Principality. Where home matters.
1 August 2016
Stepping into the big wide world after completing a university degree can feel like a daunting prospect for students. Whether the next chapter involves more studying, taking the first steps into a career or jetting off to travel the world as so many graduates do, it’s a pivotal time for managing finances correctly. Here, Principality Building Society’s Senior Savings Products Manager, Kate Murray, shares the need-to-know information on financing post-university.
Graduation season has well and truly started all over the country, with thousands of students picking up their hard earned degrees after three or more years of studying. It’s a time for great celebration, but equally one for thinking ahead and careful planning for the next stage of life outside the security of university. Regardless of the path that graduates intend on taking, it’s important to stay in control of your finances to help avoid large debts or a current account that is creeping further and further into an overdraft.
Moving out of your university ‘digs’
For many students, moving out of their university house for the final time can feel like the start of the next chapter, packing up plenty of memories in the back of mum or dad’s car. But the last thing you want to be leaving with is a stack of unpaid bills. Remember to take a final reading on your electricity meter and let your provider know that you’re leaving, ensuring any outstanding bills have been paid.
When the final person has moved out, your landlord may inspect the property, running through any inventory that was completed at the start of the tenancy. This is your opportunity to obtain the refund of your deposit. Since 2007, landlords for assured shorthold rentals have been required to put your deposit in a government backed Tenancy Deposit Scheme (TDP), giving tenants added protection. It’s important that you get an acknowledgment from your landlord that you have left the property and the inspection has been completed. If the landlord makes a charge for wear and tear in the house, ask to see a copy of the inventory and costs incurred so you can check they’re fair. If you’re in dispute with your landlord, the deposit remains safe in the TDP while you resolve it. Once you’ve agreed how much you’ll get back, you must receive it within 10 days.
Make sure your bank and phone provider know you have left the property and that they’re aware of your new address, so any post gets sent to the correct place. If you don’t change your address on record, you could end up missing important mail.
Staying well away from your overdraft limit
Without the security of the next student loan installment and often without a permanent job to head to straight after graduating, many students can find their bank balance sneaking worryingly closer to their overdraft limit. It’s important to avoid going over your overdraft limit. If you do, it could result in charges, which can be as high as £15 per card transaction, and it can become a vicious cycle that is difficult to escape. If you're struggling or have any concerns, talk to your bank who should be able to help you. It's likely to be far better to plan and budget where possible to avoid this happening.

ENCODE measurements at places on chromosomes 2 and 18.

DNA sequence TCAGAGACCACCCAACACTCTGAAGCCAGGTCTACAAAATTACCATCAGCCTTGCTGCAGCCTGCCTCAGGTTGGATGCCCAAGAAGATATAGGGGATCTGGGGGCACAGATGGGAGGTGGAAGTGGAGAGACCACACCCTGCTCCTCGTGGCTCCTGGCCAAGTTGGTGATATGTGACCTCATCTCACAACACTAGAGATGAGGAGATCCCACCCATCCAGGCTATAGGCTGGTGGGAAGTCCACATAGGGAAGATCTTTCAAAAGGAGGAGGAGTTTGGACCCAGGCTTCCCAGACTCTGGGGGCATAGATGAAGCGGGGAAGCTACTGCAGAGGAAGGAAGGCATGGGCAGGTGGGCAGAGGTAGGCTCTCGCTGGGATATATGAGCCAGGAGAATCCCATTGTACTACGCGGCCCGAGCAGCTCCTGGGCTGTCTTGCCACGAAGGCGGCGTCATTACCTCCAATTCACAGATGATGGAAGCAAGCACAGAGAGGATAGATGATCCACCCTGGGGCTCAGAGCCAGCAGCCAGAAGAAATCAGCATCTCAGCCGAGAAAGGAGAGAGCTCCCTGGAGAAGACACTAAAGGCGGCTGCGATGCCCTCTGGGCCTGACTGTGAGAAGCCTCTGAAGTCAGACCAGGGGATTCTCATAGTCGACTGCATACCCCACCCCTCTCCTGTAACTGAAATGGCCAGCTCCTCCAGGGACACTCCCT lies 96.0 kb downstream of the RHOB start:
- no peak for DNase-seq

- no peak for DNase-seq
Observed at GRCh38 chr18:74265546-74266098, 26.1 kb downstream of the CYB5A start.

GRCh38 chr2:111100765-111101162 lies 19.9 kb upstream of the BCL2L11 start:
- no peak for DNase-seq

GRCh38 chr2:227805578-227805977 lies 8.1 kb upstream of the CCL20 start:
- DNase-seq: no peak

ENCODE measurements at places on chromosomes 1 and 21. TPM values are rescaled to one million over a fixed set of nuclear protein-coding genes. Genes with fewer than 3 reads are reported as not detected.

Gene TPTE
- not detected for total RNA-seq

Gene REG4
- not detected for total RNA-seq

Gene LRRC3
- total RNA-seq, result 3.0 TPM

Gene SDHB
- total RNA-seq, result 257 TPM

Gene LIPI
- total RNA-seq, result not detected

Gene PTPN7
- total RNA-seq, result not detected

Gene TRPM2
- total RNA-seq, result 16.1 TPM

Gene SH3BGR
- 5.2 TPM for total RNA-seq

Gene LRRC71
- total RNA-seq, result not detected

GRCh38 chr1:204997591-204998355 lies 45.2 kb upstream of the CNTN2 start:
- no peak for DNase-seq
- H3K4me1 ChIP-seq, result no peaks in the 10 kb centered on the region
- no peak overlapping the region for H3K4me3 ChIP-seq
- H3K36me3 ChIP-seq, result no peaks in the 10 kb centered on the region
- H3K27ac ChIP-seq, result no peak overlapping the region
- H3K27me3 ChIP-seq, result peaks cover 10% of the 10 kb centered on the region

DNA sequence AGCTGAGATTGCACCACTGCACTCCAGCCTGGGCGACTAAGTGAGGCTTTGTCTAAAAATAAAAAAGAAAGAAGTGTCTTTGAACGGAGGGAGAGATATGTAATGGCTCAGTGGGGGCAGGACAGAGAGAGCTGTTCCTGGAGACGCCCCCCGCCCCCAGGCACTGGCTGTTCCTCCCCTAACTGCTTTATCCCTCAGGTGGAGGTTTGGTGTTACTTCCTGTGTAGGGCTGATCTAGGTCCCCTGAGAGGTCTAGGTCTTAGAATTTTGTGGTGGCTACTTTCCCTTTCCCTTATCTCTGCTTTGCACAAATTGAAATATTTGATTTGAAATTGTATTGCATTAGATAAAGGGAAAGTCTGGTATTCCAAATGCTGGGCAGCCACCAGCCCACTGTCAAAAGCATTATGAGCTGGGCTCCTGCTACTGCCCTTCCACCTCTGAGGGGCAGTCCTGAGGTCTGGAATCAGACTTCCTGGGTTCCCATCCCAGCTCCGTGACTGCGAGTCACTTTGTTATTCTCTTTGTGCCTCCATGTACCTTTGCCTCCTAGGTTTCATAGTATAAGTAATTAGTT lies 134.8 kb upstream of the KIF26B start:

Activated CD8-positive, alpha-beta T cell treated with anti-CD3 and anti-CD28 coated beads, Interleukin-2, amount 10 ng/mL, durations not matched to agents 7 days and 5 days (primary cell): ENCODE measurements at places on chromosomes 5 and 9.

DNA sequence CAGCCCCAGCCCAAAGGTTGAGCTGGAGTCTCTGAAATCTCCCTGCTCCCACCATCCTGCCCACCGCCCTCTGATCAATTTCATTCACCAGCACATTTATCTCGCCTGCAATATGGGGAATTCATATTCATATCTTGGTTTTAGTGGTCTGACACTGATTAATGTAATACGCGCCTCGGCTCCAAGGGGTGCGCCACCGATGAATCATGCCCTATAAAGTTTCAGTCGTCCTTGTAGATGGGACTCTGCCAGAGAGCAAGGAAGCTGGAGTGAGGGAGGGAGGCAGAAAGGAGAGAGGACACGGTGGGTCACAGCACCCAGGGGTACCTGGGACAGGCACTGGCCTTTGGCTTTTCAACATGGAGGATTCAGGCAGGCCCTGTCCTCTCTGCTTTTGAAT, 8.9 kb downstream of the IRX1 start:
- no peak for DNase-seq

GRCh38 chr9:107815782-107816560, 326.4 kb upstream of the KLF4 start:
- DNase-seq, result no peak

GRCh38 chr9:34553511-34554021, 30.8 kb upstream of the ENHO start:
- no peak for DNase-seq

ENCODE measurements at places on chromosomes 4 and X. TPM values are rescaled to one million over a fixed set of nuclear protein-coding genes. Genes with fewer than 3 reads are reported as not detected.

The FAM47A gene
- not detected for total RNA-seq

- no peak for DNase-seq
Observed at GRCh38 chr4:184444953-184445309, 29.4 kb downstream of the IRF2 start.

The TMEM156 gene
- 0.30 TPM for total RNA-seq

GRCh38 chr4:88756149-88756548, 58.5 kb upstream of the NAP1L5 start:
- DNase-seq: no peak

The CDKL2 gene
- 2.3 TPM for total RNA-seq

Switching to a graduate account
Once you finish university, it might be time to consider switching your student account to a graduate account. However, realistically it’s not always possible for graduates to pay off their overdraft in the first year out of university, but the sooner you can do this the better.
Setting a budget
If you don’t have a set plan post-university, it can feel like an unsettling time. By setting a budget for the first few months at least, it will offer you a bit of structure to your finances to help you through this period and avoid any unwanted debt. To get your budget in order, consider everything from household bills or rent, living costs, travel expenses, leisure expenses and any additional costs. Life can be unpredictable so you might have to be flexible with your budget every now and then, but at the very least you can factor your incomings against your possible outgoings, helping you to avoid the red.
After the graduation celebrations have died down and the reality of post-university life hits home, having your finances in order will certainly ease the pressure during this often strange transition period. Settling debts and bills, as well as creating a budget for yourself will help keep your finances in check for the foreseeable future before a permanent job comes along, allowing you to pay off any overdraft and start saving for things like travelling, a new home or anything else you have planned. Albeit daunting at first, this is the start of the rest of your life. Go get ‘em!